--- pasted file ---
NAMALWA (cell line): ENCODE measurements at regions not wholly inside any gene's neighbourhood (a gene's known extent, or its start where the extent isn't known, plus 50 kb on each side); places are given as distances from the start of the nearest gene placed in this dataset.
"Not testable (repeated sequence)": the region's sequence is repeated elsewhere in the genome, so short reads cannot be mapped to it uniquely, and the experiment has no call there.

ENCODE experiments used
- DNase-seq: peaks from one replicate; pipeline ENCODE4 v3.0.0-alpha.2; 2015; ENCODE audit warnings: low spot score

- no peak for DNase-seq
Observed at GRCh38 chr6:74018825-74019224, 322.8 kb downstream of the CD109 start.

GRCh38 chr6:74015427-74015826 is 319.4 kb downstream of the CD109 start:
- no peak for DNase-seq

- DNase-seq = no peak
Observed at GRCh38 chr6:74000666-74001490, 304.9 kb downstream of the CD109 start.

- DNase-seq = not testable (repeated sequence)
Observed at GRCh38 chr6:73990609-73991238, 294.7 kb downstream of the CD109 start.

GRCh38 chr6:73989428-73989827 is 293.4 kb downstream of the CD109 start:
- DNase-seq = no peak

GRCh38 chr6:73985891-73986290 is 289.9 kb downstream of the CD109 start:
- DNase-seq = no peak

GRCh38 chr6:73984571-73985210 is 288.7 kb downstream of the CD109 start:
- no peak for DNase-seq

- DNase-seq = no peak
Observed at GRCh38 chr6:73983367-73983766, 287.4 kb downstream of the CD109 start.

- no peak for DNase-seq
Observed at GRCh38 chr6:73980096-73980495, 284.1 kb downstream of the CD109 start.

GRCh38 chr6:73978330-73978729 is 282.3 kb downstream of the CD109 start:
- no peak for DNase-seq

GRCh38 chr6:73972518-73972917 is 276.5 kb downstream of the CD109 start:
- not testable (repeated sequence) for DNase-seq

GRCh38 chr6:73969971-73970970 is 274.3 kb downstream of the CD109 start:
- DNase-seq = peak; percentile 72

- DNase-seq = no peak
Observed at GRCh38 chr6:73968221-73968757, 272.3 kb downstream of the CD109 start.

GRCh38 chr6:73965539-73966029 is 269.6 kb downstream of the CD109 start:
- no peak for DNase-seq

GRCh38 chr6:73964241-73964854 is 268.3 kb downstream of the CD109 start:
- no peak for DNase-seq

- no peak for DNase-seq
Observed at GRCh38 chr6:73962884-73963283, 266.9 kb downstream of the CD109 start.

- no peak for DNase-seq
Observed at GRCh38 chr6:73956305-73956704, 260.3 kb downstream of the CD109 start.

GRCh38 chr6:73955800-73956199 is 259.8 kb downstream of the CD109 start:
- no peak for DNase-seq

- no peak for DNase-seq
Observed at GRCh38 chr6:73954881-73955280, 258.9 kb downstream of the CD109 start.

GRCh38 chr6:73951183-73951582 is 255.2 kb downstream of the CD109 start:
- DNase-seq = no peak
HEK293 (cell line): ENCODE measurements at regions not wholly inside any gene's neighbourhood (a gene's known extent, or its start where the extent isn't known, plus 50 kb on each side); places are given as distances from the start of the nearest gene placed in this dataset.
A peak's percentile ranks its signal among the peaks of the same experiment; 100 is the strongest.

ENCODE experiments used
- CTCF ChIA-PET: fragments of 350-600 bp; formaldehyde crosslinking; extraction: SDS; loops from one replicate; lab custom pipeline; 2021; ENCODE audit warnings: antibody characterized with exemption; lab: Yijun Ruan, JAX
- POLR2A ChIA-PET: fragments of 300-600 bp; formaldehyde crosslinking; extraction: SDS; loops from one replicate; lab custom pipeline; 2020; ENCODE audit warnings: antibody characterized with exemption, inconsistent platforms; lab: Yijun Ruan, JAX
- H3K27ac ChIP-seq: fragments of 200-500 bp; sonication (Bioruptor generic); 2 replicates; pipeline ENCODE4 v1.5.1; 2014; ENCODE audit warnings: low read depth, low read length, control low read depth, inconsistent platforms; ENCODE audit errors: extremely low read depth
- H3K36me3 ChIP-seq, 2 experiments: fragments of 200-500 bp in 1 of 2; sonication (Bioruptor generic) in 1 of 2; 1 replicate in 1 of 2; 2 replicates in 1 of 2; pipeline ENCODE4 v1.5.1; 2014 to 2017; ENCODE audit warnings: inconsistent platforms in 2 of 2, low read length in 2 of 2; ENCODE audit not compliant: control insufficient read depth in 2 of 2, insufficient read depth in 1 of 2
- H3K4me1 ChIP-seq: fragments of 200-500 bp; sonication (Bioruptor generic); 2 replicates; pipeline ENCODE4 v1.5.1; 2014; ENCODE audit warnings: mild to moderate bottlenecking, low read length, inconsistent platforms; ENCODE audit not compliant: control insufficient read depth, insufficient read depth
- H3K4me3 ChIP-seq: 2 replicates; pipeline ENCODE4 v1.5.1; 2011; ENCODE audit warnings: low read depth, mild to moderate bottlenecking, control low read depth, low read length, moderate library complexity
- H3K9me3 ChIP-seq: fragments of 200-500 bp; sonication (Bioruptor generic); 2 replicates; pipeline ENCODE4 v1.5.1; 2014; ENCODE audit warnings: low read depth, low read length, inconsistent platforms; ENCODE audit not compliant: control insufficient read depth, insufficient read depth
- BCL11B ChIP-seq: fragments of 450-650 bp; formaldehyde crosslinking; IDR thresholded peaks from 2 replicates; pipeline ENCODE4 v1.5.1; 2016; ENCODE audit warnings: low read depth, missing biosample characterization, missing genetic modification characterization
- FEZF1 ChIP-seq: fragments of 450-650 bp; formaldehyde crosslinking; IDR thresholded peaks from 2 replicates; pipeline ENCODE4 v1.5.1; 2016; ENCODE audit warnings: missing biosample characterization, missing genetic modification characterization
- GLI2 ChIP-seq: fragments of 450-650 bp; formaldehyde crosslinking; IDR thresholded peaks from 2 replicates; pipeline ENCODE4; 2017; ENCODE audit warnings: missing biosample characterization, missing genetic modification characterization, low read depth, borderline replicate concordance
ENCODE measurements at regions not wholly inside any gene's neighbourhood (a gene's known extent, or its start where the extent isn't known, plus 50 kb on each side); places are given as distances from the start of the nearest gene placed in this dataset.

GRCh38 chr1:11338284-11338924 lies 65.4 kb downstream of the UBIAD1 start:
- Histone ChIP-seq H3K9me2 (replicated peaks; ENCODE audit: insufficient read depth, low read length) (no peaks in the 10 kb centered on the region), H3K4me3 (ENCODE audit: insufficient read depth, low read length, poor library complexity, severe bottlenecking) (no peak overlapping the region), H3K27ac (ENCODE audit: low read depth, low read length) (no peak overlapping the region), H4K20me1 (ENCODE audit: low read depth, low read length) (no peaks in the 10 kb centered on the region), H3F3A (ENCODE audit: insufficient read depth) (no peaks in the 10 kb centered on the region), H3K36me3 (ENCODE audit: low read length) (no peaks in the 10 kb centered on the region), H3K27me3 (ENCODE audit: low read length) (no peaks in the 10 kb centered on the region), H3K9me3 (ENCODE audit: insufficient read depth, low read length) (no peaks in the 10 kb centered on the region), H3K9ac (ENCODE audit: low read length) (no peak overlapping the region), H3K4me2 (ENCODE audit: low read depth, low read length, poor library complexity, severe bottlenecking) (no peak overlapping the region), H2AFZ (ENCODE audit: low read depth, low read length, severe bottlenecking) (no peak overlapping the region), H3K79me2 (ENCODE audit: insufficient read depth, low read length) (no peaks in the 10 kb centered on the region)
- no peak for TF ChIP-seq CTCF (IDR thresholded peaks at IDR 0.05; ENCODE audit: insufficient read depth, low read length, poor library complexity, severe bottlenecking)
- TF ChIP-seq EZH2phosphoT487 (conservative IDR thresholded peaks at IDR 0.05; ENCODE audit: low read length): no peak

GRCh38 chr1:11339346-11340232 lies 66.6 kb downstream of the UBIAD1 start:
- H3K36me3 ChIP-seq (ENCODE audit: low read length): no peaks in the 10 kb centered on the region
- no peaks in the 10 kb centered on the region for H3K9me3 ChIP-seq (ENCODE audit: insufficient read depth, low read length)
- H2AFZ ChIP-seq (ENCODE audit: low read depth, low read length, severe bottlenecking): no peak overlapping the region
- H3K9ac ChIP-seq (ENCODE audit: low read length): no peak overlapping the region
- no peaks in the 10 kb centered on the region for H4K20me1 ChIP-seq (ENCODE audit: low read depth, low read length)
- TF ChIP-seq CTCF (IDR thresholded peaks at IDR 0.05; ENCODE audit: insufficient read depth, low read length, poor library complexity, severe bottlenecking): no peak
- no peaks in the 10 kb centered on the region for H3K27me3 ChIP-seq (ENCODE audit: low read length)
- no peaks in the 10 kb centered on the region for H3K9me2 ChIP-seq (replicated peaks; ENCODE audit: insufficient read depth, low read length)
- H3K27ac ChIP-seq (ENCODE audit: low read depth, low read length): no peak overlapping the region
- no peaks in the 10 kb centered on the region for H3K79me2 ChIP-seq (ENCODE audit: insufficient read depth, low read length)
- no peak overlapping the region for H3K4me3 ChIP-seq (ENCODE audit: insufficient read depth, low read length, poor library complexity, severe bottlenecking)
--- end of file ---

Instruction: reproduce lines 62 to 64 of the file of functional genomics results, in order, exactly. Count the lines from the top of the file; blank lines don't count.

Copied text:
- TF ChIP-seq EZH2phosphoT487 (conservative IDR thresholded peaks at IDR 0.05; ENCODE audit: low read length): no peak

GRCh38 chr1:11339346-11340232 lies 66.6 kb downstream of the UBIAD1 start:
- H3K36me3 ChIP-seq (ENCODE audit: low read length): no peaks in the 10 kb centered on the region